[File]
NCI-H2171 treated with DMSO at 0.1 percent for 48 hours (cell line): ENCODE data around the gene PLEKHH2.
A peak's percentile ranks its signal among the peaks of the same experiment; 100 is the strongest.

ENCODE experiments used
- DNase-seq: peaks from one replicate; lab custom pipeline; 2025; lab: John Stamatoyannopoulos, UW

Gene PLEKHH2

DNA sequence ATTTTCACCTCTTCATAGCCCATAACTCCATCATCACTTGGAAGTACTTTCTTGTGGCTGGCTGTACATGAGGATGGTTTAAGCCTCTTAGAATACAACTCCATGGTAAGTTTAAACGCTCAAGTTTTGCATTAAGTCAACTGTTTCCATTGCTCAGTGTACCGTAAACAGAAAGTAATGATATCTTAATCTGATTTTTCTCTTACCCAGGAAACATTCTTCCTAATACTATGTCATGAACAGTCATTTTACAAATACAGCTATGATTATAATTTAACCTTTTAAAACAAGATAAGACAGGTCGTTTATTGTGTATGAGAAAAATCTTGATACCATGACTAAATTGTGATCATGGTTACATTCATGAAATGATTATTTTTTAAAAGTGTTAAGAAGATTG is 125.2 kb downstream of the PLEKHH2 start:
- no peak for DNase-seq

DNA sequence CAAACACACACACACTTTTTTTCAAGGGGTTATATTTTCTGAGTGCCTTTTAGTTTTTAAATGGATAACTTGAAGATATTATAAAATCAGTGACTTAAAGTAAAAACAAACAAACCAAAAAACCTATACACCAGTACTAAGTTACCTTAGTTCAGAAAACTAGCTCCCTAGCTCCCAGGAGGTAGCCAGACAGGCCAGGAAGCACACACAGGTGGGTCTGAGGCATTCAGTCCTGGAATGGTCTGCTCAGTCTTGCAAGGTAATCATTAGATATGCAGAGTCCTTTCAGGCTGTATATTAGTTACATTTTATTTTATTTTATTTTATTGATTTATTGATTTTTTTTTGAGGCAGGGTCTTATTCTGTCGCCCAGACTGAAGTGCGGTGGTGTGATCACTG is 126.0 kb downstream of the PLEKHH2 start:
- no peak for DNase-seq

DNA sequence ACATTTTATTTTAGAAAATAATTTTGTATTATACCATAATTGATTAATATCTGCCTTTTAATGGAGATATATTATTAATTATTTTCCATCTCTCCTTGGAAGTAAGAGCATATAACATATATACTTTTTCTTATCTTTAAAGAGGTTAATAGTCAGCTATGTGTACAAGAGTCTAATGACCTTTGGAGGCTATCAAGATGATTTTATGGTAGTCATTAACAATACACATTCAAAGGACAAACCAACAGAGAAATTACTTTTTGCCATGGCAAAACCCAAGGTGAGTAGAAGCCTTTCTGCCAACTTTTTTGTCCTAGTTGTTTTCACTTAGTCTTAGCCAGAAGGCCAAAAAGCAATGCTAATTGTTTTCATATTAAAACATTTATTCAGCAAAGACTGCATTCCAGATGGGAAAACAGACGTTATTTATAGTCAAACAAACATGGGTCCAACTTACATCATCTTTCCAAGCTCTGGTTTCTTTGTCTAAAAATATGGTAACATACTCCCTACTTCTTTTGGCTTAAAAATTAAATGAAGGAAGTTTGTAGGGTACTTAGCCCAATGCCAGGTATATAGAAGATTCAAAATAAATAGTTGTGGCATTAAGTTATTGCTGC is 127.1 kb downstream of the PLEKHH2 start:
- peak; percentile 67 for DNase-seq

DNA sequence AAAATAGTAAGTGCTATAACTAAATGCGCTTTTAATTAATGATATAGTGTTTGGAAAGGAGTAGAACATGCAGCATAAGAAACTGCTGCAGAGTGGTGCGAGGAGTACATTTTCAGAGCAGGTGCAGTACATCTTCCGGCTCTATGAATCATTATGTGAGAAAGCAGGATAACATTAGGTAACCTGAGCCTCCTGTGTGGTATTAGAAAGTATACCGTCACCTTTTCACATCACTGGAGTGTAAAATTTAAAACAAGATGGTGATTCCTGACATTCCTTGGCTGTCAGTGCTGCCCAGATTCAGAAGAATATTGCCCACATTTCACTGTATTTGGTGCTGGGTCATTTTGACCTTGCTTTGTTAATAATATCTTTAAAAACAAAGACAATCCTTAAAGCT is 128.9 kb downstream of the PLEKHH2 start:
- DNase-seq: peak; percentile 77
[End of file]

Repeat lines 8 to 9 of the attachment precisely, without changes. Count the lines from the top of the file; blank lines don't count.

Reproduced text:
DNA sequence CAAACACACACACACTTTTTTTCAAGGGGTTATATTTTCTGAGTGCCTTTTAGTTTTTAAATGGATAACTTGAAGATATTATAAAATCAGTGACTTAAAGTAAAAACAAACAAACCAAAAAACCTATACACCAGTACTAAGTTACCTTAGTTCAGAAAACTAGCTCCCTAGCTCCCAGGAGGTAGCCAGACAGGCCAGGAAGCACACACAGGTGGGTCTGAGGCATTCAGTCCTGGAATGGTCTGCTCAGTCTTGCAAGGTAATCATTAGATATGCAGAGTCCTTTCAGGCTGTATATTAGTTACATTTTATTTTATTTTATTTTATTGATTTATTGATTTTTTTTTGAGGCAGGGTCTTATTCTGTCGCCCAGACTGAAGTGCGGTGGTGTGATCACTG is 126.0 kb downstream of the PLEKHH2 start:
- no peak for DNase-seq